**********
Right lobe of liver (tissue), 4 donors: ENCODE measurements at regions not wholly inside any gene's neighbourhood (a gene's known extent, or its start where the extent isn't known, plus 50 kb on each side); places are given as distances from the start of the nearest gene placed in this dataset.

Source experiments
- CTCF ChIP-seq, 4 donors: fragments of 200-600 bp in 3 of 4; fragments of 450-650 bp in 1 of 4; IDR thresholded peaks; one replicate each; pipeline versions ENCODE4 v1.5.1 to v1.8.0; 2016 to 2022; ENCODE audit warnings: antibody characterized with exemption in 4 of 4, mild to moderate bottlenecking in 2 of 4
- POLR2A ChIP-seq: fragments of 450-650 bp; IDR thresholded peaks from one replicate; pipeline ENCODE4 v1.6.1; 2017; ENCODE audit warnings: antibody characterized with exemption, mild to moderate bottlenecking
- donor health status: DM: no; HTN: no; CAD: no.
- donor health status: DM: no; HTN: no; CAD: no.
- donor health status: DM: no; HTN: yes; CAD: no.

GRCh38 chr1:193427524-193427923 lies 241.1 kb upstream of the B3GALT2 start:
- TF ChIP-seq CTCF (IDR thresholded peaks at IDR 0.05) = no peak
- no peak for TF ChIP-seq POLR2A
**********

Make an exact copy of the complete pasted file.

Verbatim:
Right lobe of liver (tissue), 4 donors: ENCODE measurements at regions not wholly inside any gene's neighbourhood (a gene's known extent, or its start where the extent isn't known, plus 50 kb on each side); places are given as distances from the start of the nearest gene placed in this dataset.

Source experiments
- CTCF ChIP-seq, 4 donors: fragments of 200-600 bp in 3 of 4; fragments of 450-650 bp in 1 of 4; IDR thresholded peaks; one replicate each; pipeline versions ENCODE4 v1.5.1 to v1.8.0; 2016 to 2022; ENCODE audit warnings: antibody characterized with exemption in 4 of 4, mild to moderate bottlenecking in 2 of 4
- POLR2A ChIP-seq: fragments of 450-650 bp; IDR thresholded peaks from one replicate; pipeline ENCODE4 v1.6.1; 2017; ENCODE audit warnings: antibody characterized with exemption, mild to moderate bottlenecking
- donor health status: DM: no; HTN: no; CAD: no.
- donor health status: DM: no; HTN: no; CAD: no.
- donor health status: DM: no; HTN: yes; CAD: no.

GRCh38 chr1:193427524-193427923 lies 241.1 kb upstream of the B3GALT2 start:
- TF ChIP-seq CTCF (IDR thresholded peaks at IDR 0.05) = no peak
- no peak for TF ChIP-seq POLR2A